“So what can we do to face these realities while seeing the beauty that is there and the things we can do. . . ? I believe the global economic and infrastructural system is collapsing right now. We know that global warming is creating an untenable situation. It's also very real. . . .

“I have the impression, looking at the students, that I am not saying goodbye today. I know physically you're all leaving, but we've already started working together, and it's not going to stop there. I feel it very strongly. It's not just me; I don't even push. I feel it from the students, who have told me that they are interested in continuing our work.

“This job involves paying attention to what really needs to be done. World leaders don't do that, I'm sorry to say. They pay attention to power, to gathering resources, to carrying out their projects, but often they do not pay attention to what needs to do, but you all are!

One by one, the 16 remarkable students of INEB's 2023 SENS transformative learning program took to the podium to introduce themselves, share about their challenges and personal growth, and their aspirations for life after SENS.

Fri. Pomnyun Sunim. Photo of the author

As the occasion drew to a close, guest of honour, revered Korean master Seon (Zen) and social activist, and patron of INEB, Ven. Pomnyun Sunim, was called to the podium. The Venerable took the opportunity to congratulate the students for their courage and dedication in taking the SENS course, and offered some thoughts on the occasion for the students to take with them on their way home:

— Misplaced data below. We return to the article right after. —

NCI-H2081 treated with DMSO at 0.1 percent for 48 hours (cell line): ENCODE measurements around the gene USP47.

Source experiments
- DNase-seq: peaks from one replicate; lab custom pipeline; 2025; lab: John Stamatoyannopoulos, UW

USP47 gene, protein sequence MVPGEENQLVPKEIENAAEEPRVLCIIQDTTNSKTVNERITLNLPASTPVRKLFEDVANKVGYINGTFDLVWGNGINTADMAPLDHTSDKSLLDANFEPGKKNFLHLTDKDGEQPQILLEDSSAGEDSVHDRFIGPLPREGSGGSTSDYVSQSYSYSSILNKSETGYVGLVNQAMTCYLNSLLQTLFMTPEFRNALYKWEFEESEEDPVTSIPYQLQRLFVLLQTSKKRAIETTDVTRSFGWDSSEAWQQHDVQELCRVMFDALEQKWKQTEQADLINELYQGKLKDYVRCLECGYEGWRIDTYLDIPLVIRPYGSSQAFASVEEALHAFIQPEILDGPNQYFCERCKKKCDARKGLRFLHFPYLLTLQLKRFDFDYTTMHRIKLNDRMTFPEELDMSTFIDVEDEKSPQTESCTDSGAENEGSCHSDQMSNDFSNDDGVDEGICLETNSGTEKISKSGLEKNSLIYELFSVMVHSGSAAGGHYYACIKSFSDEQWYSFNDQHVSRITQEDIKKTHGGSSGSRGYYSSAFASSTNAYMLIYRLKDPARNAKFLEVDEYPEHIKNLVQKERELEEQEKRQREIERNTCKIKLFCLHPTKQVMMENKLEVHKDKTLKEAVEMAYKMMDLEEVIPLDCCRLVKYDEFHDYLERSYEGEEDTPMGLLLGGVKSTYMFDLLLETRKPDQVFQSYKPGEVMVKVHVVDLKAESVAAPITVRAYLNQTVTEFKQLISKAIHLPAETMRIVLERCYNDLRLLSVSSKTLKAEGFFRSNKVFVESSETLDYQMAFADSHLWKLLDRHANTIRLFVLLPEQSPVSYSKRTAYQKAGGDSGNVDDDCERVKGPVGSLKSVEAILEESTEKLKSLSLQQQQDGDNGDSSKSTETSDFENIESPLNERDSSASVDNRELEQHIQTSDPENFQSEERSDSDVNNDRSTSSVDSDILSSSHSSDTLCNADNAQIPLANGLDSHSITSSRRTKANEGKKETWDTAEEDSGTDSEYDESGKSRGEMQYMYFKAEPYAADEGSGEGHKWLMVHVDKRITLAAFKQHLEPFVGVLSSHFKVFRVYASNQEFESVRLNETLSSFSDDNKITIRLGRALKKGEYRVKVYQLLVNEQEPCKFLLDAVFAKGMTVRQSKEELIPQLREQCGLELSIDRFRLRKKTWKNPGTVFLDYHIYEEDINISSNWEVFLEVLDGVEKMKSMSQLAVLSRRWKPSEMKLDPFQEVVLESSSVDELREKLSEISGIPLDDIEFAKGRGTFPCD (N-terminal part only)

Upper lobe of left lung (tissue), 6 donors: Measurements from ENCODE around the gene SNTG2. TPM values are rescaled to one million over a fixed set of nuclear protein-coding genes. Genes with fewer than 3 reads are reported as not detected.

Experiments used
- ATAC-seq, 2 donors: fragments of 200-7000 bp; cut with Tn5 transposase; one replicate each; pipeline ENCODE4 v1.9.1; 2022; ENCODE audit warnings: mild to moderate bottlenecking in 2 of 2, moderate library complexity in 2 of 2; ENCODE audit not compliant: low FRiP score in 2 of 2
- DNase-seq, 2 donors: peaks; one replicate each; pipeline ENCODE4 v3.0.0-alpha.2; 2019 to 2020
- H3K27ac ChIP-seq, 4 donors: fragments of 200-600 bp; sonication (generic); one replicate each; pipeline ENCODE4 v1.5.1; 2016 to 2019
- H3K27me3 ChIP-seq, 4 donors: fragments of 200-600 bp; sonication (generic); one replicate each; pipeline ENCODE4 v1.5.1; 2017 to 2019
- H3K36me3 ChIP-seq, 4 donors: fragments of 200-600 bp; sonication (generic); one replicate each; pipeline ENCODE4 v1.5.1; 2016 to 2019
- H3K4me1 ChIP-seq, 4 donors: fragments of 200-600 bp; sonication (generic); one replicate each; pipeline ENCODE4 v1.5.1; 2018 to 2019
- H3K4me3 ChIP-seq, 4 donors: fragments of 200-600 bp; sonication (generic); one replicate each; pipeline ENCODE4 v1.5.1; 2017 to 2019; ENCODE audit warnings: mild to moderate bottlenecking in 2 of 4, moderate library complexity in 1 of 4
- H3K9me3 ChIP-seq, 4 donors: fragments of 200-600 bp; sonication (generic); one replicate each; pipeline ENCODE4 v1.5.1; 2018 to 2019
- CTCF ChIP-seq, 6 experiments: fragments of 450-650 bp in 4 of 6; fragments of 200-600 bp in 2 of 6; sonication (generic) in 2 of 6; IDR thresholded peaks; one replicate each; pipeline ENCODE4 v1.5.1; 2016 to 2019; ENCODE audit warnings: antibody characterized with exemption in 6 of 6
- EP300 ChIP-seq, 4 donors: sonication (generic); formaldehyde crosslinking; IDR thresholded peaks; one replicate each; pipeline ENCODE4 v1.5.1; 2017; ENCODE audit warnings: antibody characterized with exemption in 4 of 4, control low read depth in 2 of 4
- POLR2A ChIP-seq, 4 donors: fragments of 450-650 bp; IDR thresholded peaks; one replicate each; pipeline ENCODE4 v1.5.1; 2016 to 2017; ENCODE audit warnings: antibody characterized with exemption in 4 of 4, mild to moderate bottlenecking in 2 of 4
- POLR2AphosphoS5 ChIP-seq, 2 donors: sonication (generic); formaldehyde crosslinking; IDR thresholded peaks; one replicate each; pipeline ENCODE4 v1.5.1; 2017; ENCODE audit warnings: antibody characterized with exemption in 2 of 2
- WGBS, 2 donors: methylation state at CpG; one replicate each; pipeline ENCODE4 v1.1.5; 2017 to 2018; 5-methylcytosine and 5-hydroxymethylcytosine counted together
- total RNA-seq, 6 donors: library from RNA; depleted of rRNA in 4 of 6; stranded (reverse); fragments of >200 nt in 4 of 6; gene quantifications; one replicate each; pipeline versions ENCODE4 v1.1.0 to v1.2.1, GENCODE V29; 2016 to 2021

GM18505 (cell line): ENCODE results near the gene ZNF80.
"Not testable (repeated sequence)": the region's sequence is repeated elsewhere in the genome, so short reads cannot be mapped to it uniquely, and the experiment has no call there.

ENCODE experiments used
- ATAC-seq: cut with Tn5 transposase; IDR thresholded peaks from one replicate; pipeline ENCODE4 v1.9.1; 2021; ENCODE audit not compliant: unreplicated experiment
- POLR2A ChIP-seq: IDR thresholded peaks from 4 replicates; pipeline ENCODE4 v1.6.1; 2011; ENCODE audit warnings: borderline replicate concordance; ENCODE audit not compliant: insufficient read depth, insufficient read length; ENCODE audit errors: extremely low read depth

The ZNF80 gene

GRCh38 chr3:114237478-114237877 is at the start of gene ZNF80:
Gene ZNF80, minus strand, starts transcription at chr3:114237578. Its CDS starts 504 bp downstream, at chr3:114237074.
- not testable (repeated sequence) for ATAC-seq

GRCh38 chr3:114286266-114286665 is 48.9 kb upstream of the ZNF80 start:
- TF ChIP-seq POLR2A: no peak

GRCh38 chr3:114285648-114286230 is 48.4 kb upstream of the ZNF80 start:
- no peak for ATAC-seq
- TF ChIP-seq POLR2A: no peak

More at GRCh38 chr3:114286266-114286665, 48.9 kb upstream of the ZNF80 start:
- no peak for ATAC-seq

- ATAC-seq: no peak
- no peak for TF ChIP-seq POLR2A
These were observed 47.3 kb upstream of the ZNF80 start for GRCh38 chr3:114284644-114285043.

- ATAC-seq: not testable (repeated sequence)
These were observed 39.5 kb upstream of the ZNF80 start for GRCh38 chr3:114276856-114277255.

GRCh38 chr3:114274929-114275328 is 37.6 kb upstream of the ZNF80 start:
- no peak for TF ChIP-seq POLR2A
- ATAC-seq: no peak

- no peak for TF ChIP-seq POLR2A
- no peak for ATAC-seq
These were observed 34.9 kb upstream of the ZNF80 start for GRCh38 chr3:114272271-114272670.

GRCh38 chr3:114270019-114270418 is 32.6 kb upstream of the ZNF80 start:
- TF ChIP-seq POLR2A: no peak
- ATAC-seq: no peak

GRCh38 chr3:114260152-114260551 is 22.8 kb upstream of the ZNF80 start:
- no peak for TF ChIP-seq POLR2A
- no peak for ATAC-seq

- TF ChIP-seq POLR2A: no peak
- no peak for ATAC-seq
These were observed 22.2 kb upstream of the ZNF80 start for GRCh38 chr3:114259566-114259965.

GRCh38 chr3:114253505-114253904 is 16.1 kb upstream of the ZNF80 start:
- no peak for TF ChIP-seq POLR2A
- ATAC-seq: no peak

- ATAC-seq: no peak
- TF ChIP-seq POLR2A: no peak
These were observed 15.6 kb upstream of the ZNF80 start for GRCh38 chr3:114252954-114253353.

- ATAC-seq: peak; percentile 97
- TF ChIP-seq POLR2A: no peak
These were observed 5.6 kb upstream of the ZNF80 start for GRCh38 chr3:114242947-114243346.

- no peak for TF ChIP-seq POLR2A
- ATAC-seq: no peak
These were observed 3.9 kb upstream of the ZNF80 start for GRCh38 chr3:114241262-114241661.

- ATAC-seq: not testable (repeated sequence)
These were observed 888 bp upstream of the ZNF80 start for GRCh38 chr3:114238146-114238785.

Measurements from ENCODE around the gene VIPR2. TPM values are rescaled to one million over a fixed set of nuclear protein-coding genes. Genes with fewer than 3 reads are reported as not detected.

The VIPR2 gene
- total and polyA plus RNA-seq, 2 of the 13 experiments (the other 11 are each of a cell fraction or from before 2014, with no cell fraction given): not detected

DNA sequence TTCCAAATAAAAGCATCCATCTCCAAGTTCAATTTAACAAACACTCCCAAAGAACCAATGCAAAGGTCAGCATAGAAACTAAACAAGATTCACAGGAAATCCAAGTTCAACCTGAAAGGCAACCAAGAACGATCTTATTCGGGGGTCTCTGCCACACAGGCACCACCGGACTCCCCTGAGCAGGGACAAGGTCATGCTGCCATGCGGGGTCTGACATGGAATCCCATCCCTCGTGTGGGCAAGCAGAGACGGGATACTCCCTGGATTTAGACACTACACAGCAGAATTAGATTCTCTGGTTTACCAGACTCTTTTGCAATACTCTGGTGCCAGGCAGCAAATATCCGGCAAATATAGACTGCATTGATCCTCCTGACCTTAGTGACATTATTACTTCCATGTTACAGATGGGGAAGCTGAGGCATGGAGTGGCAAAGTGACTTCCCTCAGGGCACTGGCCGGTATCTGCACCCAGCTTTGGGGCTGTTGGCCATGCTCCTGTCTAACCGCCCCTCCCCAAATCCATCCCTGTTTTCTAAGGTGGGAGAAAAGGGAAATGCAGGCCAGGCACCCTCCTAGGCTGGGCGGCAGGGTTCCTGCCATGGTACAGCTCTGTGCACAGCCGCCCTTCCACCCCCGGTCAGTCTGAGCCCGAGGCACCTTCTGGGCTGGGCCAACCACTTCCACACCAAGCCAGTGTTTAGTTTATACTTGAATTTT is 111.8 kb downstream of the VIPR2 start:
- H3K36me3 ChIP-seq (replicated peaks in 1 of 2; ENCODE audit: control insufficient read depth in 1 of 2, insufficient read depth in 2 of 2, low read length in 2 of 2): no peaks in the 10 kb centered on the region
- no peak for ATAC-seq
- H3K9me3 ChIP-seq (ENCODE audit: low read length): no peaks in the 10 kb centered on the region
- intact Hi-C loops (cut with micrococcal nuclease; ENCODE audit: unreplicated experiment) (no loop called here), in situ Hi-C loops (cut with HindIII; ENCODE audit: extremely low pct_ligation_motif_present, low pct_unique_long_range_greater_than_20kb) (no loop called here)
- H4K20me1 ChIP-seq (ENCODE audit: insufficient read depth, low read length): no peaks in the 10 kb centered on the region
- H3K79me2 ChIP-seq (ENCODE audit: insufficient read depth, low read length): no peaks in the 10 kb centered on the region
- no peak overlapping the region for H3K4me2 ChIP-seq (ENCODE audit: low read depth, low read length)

“A great master of long ago once said: If I am aware of my mind, I am the Buddha. If I'm not aware of my mind, I'm just a sentient being. . . . The state of mind without suffering is called the Buddha. If your state of mind is that of suffering, you are only a sentient being. So we have to maintain our mind as one without suffering. . . .

“The Buddha's teaching is very simple; there are three main characteristics: first, recognizing the truth as the truth. Second, the Buddha's teaching is simple – knowing the truth as truth is the easiest way, if it's hard, it's not the Buddha's teaching. Third, the Buddha's teaching can be applied to daily life; there is no teaching of Buddha without daily life.

“But the way the Buddha's teaching is shared has changed a lot over the years. It got harder, it got fuzzier, and it became something outside of everyday life. They call it Buddhadharma, but it's not really – it's just a religion called Buddhism. I hope you will not become followers of this type of Buddhism, but rather become true Buddhist practitioners and follow the teachings of the Buddha.